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Japan Strengthens Anti-Money Laundering Measures for Cryptocurrency Transactions

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In an effort to align its legal framework with global cryptocurrency regulations, Japan has taken firm steps to combat money laundering. Lawmakers recently announced stricter enforcement of anti-money laundering (AML) measures starting June 1. These measures, including implementing “travel rules”, are expected to increase transparency and accountability in cryptocurrency transactions.

On May 23, Japan’s parliament announced plans to introduce stronger AML procedures, responding to concerns raised by the Financial Action Task Force (FATF) regarding the country’s previous regulations. The revised legislation addresses this issue and brings Japan’s anti-money laundering practices on par with international standards.

One of the key provisions in the new measures is enforcing “travel rules”. Under these rules, financial institutions facilitating cryptocurrency transfers in excess of $3,000 must share customer information with the receiving institution, including sender and receiver details and account information. The goal is to build a comprehensive system to track and track potentially illegal funds.

During the G7 meeting held in Japan, global leaders expressed unanimous support for travel regulation and other initiatives by the FATF. The G7 committee recognized the acceleration of global standards for cryptocurrency transactions and addressing emerging risks such as decentralized finance (DeFi) and peer-to-peer transactions.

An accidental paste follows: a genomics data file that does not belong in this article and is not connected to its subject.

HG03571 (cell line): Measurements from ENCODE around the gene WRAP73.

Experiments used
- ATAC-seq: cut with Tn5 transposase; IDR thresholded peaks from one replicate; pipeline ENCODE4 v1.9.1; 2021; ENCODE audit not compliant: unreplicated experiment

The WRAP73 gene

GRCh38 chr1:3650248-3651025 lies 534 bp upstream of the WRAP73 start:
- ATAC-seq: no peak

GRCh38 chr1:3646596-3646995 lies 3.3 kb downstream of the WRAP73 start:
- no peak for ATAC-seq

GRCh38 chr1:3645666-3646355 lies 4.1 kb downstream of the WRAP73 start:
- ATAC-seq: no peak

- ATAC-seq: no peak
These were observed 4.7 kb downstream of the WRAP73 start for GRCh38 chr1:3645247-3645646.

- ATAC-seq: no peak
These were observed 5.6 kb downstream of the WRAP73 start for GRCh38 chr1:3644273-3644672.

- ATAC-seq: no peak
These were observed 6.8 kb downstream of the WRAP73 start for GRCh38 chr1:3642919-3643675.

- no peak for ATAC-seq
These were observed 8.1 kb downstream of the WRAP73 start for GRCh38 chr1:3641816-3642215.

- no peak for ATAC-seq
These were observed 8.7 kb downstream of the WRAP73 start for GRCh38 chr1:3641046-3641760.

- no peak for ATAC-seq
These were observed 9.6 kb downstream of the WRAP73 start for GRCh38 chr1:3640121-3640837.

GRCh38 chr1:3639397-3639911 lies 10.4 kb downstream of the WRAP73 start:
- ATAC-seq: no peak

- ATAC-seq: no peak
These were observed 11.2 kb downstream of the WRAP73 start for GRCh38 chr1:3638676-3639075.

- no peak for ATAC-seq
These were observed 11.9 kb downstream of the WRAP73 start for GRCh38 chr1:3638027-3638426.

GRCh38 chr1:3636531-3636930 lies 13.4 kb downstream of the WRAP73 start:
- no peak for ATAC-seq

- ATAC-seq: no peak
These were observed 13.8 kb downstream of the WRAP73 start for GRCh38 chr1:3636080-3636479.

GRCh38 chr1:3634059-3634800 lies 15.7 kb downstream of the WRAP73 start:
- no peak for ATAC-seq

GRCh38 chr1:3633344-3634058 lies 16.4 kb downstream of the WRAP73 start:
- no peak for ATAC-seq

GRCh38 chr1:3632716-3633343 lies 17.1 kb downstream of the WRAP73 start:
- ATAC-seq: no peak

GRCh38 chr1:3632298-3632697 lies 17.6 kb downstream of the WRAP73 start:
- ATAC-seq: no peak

Japan’s proactive stance towards cryptocurrencies is noteworthy, as the country is an early adopter and has implemented some of the strictest regulations worldwide. The Financial Services Agency (FSA), Japan’s financial regulator, has taken steps to protect investors by tightening rules for crypto exchanges. These measures were introduced after the famous hacking incident involving Mt.Gox and Coincheck.

The FSA requires licensed crypto exchanges to comply with various regulations to ensure customer protection. These regulations include separate custodial accounts for customers and company assets, annual audits to verify ownership, and restrictions on leveraged trading. In addition, licensed exchanges must store at least 95% of customer funds in secure cold wallets.

Recognizing the potential of cryptocurrencies, the Web3 project team of Japan’s ruling Liberal Democratic Party recently published a white paper proposing strategies for expanding the country’s crypto industry. This demonstrates Japan’s commitment to driving innovation while prioritizing consumer safety and regulatory compliance.

Japan’s decision to tighten anti-money laundering measures for cryptocurrency transactions is a significant step towards enhancing global financial security. Japan aims to create a safer and more transparent cryptocurrency ecosystem by aligning with international standards and enforcing stricter regulations.

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